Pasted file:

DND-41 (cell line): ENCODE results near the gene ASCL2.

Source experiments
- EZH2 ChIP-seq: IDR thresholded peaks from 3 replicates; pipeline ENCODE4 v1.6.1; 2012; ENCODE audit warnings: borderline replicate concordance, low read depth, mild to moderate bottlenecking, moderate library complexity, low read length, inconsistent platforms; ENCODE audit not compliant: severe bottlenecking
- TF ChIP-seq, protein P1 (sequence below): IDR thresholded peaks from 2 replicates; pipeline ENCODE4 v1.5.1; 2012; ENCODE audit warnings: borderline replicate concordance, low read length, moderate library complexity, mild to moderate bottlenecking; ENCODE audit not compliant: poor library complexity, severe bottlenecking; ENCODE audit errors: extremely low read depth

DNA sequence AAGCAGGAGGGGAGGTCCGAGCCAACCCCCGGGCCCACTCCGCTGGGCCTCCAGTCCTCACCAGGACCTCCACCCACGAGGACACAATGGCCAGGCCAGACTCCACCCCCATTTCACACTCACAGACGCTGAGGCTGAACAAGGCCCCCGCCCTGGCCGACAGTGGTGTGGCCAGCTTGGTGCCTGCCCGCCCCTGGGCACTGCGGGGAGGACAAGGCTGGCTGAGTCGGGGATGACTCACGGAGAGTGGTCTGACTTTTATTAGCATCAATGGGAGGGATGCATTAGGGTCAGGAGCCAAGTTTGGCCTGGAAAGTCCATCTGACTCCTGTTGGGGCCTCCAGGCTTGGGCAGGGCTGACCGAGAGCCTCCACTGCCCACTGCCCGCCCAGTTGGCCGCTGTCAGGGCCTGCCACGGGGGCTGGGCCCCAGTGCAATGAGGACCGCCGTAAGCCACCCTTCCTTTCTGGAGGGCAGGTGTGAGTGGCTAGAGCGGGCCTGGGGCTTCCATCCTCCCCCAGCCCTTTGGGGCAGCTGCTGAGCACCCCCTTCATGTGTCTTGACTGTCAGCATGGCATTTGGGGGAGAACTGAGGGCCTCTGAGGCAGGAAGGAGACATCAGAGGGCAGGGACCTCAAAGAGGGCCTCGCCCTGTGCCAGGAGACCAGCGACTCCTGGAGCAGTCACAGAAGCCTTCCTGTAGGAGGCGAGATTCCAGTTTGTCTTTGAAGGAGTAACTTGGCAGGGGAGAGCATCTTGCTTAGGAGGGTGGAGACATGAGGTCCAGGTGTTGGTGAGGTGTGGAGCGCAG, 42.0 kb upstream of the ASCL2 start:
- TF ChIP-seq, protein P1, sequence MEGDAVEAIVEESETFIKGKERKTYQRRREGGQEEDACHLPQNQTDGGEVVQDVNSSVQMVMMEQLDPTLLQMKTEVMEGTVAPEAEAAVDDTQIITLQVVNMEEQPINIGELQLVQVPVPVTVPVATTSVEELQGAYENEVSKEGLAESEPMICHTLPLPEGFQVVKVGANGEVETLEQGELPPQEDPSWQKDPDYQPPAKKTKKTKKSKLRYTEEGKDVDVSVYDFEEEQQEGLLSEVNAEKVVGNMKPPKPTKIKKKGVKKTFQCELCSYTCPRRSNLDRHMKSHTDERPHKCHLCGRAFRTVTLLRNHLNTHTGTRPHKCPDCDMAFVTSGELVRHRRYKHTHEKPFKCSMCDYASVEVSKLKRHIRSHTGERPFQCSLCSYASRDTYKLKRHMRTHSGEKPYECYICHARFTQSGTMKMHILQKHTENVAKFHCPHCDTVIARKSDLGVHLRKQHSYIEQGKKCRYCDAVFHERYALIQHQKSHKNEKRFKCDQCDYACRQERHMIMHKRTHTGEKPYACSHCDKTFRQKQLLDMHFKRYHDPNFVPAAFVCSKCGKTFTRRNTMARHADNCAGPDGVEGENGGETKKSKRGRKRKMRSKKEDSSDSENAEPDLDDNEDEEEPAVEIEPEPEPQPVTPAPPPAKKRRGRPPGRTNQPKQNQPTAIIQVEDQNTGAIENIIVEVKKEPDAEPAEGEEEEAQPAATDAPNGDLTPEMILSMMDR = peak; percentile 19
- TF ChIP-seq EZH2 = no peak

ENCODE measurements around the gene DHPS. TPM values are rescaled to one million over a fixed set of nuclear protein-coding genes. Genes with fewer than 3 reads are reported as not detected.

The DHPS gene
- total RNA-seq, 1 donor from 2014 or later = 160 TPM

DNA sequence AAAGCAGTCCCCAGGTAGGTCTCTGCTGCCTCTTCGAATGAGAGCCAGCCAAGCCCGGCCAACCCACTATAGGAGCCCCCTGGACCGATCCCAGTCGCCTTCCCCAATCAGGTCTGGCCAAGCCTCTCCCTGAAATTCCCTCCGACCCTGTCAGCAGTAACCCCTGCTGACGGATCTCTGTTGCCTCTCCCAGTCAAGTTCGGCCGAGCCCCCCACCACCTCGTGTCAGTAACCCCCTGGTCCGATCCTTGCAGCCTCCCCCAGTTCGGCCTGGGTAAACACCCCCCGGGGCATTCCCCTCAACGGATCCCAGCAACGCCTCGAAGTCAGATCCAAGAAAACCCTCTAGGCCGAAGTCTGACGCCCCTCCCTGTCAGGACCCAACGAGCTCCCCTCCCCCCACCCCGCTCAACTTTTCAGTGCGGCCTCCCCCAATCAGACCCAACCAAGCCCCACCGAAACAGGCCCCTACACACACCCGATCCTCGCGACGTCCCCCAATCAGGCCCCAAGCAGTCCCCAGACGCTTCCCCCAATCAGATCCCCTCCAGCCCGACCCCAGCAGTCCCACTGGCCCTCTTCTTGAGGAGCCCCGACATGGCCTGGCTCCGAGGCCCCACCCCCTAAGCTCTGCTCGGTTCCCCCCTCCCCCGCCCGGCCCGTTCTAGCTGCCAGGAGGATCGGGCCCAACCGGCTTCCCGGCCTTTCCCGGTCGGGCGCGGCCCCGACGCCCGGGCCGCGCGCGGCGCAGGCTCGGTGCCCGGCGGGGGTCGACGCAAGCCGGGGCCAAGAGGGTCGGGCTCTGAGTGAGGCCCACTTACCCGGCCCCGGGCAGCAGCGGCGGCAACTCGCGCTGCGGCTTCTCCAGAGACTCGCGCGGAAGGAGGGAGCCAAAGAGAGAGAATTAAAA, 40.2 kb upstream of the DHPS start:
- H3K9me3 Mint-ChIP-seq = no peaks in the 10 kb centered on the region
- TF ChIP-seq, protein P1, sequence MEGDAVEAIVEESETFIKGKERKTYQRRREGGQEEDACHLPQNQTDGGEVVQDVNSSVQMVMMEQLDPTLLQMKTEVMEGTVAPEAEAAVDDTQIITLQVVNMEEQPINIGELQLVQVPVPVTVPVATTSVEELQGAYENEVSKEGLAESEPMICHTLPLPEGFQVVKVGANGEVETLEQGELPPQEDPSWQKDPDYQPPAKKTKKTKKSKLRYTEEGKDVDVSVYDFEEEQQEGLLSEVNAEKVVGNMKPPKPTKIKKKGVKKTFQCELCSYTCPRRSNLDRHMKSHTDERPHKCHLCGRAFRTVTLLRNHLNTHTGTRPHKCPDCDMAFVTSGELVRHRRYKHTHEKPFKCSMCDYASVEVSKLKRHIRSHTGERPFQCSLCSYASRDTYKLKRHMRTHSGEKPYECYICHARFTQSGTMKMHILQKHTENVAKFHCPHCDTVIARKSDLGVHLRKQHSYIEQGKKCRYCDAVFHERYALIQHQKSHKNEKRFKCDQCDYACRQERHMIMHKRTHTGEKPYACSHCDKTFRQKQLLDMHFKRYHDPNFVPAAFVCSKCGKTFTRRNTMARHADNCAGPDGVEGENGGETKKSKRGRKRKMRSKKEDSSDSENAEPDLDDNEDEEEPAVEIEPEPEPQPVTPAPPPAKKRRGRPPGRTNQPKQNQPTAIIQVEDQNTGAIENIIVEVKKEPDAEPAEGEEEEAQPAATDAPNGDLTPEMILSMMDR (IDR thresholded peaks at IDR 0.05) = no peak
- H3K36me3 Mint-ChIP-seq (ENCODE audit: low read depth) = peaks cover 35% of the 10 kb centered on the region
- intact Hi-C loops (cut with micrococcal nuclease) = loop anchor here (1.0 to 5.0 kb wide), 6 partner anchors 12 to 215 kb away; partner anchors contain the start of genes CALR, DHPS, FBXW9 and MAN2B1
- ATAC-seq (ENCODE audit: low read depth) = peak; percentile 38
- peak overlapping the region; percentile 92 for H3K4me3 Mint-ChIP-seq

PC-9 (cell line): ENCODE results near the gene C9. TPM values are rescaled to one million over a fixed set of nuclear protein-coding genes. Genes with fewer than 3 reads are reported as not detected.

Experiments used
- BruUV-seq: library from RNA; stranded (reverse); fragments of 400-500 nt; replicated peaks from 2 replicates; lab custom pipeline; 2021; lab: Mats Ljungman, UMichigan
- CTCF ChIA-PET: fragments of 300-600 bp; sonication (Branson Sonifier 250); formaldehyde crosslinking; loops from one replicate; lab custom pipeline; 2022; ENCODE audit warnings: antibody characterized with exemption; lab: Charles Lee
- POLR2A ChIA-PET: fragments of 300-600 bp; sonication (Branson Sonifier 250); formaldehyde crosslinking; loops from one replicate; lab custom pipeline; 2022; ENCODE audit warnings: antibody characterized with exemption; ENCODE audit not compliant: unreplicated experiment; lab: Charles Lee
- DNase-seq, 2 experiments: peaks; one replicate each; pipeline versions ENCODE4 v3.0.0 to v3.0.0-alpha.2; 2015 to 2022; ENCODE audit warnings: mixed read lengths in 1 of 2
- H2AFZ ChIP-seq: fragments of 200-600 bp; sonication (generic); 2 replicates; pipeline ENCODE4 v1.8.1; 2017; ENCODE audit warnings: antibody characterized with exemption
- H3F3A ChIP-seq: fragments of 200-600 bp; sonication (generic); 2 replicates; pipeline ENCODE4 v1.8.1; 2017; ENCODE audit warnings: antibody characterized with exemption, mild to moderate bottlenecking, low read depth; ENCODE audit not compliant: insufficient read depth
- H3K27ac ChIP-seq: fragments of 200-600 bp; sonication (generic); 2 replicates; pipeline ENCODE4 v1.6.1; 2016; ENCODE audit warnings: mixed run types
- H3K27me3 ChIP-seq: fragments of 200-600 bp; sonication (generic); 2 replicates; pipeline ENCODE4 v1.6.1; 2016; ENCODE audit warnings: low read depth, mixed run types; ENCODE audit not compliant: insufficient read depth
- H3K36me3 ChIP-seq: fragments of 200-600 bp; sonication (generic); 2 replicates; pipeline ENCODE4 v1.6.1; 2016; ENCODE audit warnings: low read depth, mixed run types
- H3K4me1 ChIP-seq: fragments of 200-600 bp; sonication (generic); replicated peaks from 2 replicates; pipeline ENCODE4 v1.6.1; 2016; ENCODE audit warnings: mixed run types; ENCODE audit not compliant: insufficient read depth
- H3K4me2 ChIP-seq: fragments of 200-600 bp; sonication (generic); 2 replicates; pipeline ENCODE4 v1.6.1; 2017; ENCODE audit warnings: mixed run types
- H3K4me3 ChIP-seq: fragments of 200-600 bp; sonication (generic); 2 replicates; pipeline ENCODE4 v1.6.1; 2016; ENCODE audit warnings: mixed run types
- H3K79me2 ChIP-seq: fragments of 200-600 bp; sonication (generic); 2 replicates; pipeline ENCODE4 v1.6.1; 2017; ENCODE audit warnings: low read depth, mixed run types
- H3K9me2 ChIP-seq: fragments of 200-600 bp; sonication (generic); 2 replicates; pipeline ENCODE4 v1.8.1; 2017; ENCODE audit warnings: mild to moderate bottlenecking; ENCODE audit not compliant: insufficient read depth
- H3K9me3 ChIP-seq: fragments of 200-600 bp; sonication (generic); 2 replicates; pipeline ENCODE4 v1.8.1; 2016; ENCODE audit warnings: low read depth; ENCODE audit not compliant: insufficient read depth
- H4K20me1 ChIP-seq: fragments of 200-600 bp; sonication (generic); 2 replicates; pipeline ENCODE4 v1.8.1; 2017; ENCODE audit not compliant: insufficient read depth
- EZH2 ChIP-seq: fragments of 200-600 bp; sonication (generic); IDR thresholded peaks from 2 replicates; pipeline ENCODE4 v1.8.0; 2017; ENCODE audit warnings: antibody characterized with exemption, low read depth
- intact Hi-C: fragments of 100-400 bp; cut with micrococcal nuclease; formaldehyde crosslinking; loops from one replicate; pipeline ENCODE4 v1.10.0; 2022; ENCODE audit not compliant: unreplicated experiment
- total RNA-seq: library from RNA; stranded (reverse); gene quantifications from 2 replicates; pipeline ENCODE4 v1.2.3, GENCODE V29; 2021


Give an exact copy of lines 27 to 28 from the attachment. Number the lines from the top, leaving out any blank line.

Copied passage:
- H3K27me3 ChIP-seq: fragments of 200-600 bp; sonication (generic); 2 replicates; pipeline ENCODE4 v1.6.1; 2016; ENCODE audit warnings: low read depth, mixed run types; ENCODE audit not compliant: insufficient read depth
- H3K36me3 ChIP-seq: fragments of 200-600 bp; sonication (generic); 2 replicates; pipeline ENCODE4 v1.6.1; 2016; ENCODE audit warnings: low read depth, mixed run types